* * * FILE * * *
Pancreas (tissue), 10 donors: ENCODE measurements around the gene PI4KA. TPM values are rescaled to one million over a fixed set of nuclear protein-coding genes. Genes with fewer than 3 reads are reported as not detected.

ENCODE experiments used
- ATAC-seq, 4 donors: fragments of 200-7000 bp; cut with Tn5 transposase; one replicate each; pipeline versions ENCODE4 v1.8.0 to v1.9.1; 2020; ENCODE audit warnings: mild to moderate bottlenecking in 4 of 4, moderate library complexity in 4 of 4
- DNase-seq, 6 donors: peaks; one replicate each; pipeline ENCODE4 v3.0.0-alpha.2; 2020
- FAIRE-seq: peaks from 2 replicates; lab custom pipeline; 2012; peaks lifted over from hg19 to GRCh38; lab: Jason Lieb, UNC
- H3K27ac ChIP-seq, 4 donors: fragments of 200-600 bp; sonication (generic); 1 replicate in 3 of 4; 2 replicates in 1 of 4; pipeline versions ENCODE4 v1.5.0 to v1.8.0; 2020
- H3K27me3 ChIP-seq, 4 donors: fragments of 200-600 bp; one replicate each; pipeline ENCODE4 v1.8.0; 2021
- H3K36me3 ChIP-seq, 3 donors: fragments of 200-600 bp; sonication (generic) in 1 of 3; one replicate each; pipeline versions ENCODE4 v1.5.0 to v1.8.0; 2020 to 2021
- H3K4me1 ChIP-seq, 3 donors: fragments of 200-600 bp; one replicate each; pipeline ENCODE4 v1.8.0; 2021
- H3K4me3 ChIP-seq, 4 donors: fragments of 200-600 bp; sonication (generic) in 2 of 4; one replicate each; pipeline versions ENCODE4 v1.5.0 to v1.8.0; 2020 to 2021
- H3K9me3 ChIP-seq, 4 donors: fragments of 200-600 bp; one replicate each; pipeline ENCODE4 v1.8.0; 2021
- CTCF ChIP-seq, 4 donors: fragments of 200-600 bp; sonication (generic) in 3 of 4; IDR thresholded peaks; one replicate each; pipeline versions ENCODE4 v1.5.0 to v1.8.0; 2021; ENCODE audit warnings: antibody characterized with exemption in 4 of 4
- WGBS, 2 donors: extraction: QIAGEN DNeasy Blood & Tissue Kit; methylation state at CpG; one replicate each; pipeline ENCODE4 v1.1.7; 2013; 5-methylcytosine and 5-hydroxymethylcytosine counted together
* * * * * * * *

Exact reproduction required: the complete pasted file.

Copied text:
Pancreas (tissue), 10 donors: ENCODE measurements around the gene PI4KA. TPM values are rescaled to one million over a fixed set of nuclear protein-coding genes. Genes with fewer than 3 reads are reported as not detected.

ENCODE experiments used
- ATAC-seq, 4 donors: fragments of 200-7000 bp; cut with Tn5 transposase; one replicate each; pipeline versions ENCODE4 v1.8.0 to v1.9.1; 2020; ENCODE audit warnings: mild to moderate bottlenecking in 4 of 4, moderate library complexity in 4 of 4
- DNase-seq, 6 donors: peaks; one replicate each; pipeline ENCODE4 v3.0.0-alpha.2; 2020
- FAIRE-seq: peaks from 2 replicates; lab custom pipeline; 2012; peaks lifted over from hg19 to GRCh38; lab: Jason Lieb, UNC
- H3K27ac ChIP-seq, 4 donors: fragments of 200-600 bp; sonication (generic); 1 replicate in 3 of 4; 2 replicates in 1 of 4; pipeline versions ENCODE4 v1.5.0 to v1.8.0; 2020
- H3K27me3 ChIP-seq, 4 donors: fragments of 200-600 bp; one replicate each; pipeline ENCODE4 v1.8.0; 2021
- H3K36me3 ChIP-seq, 3 donors: fragments of 200-600 bp; sonication (generic) in 1 of 3; one replicate each; pipeline versions ENCODE4 v1.5.0 to v1.8.0; 2020 to 2021
- H3K4me1 ChIP-seq, 3 donors: fragments of 200-600 bp; one replicate each; pipeline ENCODE4 v1.8.0; 2021
- H3K4me3 ChIP-seq, 4 donors: fragments of 200-600 bp; sonication (generic) in 2 of 4; one replicate each; pipeline versions ENCODE4 v1.5.0 to v1.8.0; 2020 to 2021
- H3K9me3 ChIP-seq, 4 donors: fragments of 200-600 bp; one replicate each; pipeline ENCODE4 v1.8.0; 2021
- CTCF ChIP-seq, 4 donors: fragments of 200-600 bp; sonication (generic) in 3 of 4; IDR thresholded peaks; one replicate each; pipeline versions ENCODE4 v1.5.0 to v1.8.0; 2021; ENCODE audit warnings: antibody characterized with exemption in 4 of 4
- WGBS, 2 donors: extraction: QIAGEN DNeasy Blood & Tissue Kit; methylation state at CpG; one replicate each; pipeline ENCODE4 v1.1.7; 2013; 5-methylcytosine and 5-hydroxymethylcytosine counted together